Scaling vs. Growing Your Business – A small difference that can leave you net zero

By Kevin Huhn

I have heard this phrase so many times… scale your business. But I wonder if business owners and executives really understand what it means.

The game of hockey has been a great teacher for me of things that I can apply in my business. One specific item was scaling. Each season I would get older and grow. And the competition would get tougher and improve. So in order to stay in the game I needed to improve, but not just one thing, multiple things and simultaneously. Things like my skating skills and hand eye coordination, my mindset and speed to make decisions all became more inter-dependent. I needed to improve my inner circle of people who included friends and mentors and guides. I needed to change my daily habits. In a nutshell I needed to become more efficient with the same body.

The dynamic of these items showed me that I could not just work on my skill without my mindset expanding. I needed a new group of people around me to raise the level of play and that would provide a new level of challenge. I had to adapt different habits for myself to strengthen me physically, mentally and emotionally.

In business, I quickly found that the same philosophy applies. As a leader of my business, my role is to look at where I want to go, improve my skills, mindset, individuals (employees, suppliers, partners, community, media) and take action (daily habits) to impact the output of the company.

Scaling the business is exponential increase with efficiency improvements – widening the gap between revenues and profits. What is the point of being double the size in revenue but your expenses increase and the profit is the same or less?

Before I go any further, I want to make sure I define the difference between growth and scaling.

Growth means you are adding resources at the same rate that you’re adding revenue.

For example in a professional services business – if it gains a customer and hires more people to service the customer, revenue may grow but so will costs at the exact same rate – so they’ve technically “grown,” but they have not scaled the business.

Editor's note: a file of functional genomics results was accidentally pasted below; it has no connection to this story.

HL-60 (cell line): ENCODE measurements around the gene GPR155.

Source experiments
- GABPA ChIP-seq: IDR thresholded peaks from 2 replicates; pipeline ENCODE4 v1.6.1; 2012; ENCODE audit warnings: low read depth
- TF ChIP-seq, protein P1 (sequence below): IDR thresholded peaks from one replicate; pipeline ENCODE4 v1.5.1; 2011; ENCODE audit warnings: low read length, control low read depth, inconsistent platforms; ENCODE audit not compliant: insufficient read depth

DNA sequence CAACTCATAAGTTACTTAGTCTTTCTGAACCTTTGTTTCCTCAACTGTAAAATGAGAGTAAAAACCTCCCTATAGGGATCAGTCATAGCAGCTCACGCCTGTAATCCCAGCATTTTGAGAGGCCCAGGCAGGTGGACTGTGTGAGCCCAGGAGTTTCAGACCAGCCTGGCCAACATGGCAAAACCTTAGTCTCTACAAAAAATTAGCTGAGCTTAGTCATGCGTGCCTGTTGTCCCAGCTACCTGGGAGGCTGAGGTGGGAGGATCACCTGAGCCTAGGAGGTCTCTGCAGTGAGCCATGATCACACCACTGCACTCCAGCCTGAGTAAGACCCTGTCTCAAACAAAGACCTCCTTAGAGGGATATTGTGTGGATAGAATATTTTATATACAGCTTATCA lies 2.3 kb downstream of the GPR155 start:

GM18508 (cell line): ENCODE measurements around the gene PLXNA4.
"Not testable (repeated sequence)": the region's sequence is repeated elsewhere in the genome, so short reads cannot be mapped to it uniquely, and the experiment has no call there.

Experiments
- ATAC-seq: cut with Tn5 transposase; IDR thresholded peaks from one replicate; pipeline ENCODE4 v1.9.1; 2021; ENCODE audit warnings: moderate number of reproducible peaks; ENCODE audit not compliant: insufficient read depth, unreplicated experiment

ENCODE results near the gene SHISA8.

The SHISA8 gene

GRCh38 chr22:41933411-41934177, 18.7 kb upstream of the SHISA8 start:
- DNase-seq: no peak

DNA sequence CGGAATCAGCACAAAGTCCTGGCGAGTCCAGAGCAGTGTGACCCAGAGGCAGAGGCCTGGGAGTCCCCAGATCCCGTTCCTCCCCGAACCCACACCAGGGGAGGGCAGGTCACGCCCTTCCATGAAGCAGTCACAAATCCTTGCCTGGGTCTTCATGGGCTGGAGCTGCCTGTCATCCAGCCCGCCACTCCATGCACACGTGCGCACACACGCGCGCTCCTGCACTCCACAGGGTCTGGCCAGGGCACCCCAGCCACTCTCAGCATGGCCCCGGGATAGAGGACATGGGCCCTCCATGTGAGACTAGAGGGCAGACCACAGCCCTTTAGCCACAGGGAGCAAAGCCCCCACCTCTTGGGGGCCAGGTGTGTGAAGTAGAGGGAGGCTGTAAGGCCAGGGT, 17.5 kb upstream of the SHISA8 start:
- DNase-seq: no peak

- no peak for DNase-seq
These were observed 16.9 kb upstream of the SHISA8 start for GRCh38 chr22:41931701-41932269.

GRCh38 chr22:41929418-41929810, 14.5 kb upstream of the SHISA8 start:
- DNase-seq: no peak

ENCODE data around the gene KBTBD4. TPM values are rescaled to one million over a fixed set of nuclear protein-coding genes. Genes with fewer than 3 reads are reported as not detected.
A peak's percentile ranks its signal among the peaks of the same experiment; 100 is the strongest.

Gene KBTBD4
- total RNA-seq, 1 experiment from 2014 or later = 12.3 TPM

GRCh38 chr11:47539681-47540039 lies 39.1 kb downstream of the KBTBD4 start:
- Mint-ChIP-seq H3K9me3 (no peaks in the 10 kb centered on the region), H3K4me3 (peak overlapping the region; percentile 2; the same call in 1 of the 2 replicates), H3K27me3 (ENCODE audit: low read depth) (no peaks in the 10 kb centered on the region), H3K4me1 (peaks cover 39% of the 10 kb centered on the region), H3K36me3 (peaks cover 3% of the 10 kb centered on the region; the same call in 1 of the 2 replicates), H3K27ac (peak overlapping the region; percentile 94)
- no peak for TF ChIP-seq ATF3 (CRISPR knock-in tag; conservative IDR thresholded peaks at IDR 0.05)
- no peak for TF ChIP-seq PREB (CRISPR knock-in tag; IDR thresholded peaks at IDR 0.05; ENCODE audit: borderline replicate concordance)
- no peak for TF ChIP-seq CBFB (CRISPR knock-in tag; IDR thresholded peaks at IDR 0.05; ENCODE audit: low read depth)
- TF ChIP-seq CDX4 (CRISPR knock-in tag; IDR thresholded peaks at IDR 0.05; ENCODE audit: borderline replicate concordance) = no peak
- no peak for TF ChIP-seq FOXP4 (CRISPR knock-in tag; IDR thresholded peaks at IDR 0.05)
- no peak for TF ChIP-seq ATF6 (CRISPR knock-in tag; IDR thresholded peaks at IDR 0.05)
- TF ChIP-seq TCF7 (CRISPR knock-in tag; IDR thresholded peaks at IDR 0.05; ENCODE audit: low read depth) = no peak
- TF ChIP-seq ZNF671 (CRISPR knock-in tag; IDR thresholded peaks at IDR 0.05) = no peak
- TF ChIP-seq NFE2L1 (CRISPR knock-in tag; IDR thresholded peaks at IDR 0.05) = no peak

However, scaling a business is: the capability of coping and performing under an increase in workload, like bringing on a new customer. In the example of the professional service business – if it scales well, it will be able to maintain or even increase its level of performance or efficiency by the larger demand without having the same increase in costs.

With the internet levelling the playing field for businesses around the world, meaning the small one man operation can position itself to the marketplace just as big box stores do, we are in a time where scaling is doable by most businesses.

However there are fundamental principles to follow that still hold true no matter the industry or offering (i.e. product or service) by a company wanting to ensure success when scaling up.

One of Canada’s newest companies that have successfully scaled their business at a rapid pace is Triton Canada (, a pre-employment screening company that conducts background checks. In an industry that has leveraged technology to better serve the client, Triton has also incorporated efficiencies with standard customer service practices since 2009.

Todd Anstey, President of Triton Canada and I sat down to discuss what is the secret sauce for a company to scale successfully.

Triton is recognized for having the fastest turnaround times in the industry. However they are also committed to the old school way of doing business fostering healthy relationships, offering advanced technology expertise and seeking product innovation to meet the demands by companies in the marketplace.

Why Scale

The obvious question was, “Why would you scale if all is going well?” His answers revealed a strategy that sounded pretty familiar to me in my hockey days. There was an offensive and defensive consideration.